But it doesn’t take long for weariness and boredom to set in.  The “inventive” cinematography trick soon reveals itself to be just that - a trick, a cheap gimmick that, while fun and interesting the first half hour or so, quickly gets old.  And nauseating; I began feeling dizzy no later than the twenty minute mark, and between the constant motion sickness and the buckets of blood spilling every other second, my stomach was screaming obscenities at me and the screen by the time it was over.  This could have been kept to a tolerable level had there been anything in front of us or in the script to hold our attentions, but the first major flaw in Naishuller’s film making soon reared its ugly head.  Beyond the first-person schtick, there really isn’t anything to this movie.  While the unique view gives us an enticing tunnel vision that could, in the right hands, be exploited for any number of shenanigans, the script is too weak to make any use of it.  “Predictable” doesn’t even begin to describe it; the story’s practically transparent, which removes any sense of anticipation, dread, or interest beyond seeing the next blood fountain.  For the more discerning action fan, this can be quite the deal breaker, since it turns the whole thing into a monotonous dancing bear circus: a mind-numbing, hyper-linear and poorly-written dime-store shoot ‘em up, with only one trick to nudge it above the rest of its miserable herd.

You'd think the pliers would be enough
This cinema torpidity rests on the film’s all-too successful mimicking of the video game experience.  Too many scenes feel stretched out just to boost the body count; too much time is devoted to long chase sequences and literally dizzying battles that do everything to shove the action down your throat, but nothing to bite back the apathy sure to creep in with so much senseless slaughter.  You might argue that this was all intentional, a “stylistic” suckiness that’s all part of the masquerade.  And in part, you’d be right.  Hardcore Henry's signature grace is that it doesn’t take itself seriously, wrapping much of its absurdity in a fine linen of black comedy.  The endless violence and crudeness, while excessive to certain tastes, is so over-the-top that it’s practically farce, and gives it a delightfully grindhouse humor that makes the otherwise offensive or sickening series of events more bearable.  But alas, even this sprinkling of dark humor is more silly than smart - at times juvenile or downright insulting, at others, too stupid to even laugh at.  Big bad Akan was a perfect example, with Kozlovsly’s acting equal parts wooden and clownish, and nearly everyone else was completely forgettable.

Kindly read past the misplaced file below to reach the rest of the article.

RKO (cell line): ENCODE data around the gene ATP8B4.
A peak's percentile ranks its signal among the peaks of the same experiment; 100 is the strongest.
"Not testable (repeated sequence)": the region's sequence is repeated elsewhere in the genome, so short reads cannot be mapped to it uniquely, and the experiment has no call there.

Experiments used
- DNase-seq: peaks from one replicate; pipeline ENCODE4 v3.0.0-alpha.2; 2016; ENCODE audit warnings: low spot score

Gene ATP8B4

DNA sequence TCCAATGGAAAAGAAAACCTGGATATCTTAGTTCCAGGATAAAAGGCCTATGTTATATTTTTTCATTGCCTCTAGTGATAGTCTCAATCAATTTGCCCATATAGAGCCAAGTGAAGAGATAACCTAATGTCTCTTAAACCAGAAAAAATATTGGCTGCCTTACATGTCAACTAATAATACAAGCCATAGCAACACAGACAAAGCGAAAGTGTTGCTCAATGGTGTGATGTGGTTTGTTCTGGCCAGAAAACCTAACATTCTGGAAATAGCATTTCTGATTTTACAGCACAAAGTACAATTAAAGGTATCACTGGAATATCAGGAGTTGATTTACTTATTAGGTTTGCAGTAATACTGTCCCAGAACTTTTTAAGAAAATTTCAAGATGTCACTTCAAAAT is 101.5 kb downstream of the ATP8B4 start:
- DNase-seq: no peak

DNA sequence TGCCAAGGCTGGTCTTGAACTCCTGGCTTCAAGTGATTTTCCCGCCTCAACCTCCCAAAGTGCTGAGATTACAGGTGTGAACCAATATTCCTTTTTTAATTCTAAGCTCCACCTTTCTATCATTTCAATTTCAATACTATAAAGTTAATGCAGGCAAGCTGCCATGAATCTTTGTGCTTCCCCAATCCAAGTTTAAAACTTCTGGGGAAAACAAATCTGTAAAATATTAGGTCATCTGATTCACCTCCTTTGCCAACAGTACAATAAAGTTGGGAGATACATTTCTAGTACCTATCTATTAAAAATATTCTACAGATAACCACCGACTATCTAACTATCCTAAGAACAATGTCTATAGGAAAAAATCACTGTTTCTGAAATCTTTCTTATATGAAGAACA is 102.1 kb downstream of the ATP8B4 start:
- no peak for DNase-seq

The sole exception is Jimmy, Henry’s one true, if somewhat dubious, ally, played by Sharlto Copley.  It’s hard to say anything about this guy without spoiling him, but he’s the only bandage on this gaping wound of a plot.  Copley, by the nature of his role, had to wear multiple hats, and he did so with style and flare, jumping naturally into each and every one of his character's many incarnations with ease.  With Henry being a rank mute, Jimmy was the prime source of the film’s comedy, the instigator and sustainer of its “plot,” and all-around the most pleasant thing on screen at any given moment.  He’s even the center of the film's one almost touching scene, his parting lines to Henry delivered with actual feeling and meaning.  But his departure in the final act opens more constant killing, which was painfully repetitive by that point.  

Oooh!  Is this the boss fight?  Where are me power-ups?

The fact that Hardcore Henry’s action, its supposed main draw, lulls you into a state of narcolepsy by film’s end shows how poorly built it is as a whole.  The effects were literally all over the place, for a second leaving you in awe that all this came out of a 10 million dollar budget, but soon after, a bald CGI or bad prop reminds you just how cheap it really is. The first-person perspective, plus the insane violence without real meaning, joined together to disconnect me from the movie very early on.  There’s so little of substance happening that your mind can almost sit through the entire thing without processing any of it. It was a struggle just to pay attention, and trudging through more of this deadening experience was hardly a reward for my efforts.  It’s one thing to watch a fun movie that lets you kick back and not have to think deeply about it.  It’s another to be forced into a stupor by the sheer nonsense of it all, and Naishuller and company failed to make that basic distinction.

It’d be hard to call Hardcore Henry a truly terrible movie; though it’s not my cup of tea, I’m not adverse to a little mindless action.  But every filmmaker should heed the warning of making things a little too mindless.  There’s nothing in Hardcore Henry you can't get from spending a few hours watching someone’s Half-Life Let’s Play on YouTube for free.  But who knows?  It might make a good video game one day.

Grade: D

Saturday, April 2, 2016

April Releases

April Releases

Well, it's that time again, and these April showers bring along some old classics revamped, along with some fresh blood promising a whole new movie experience.   On the music scene, Canadian indie outfit The Strumbellas are set to release Hope later this month, so be sure to catch it when you can.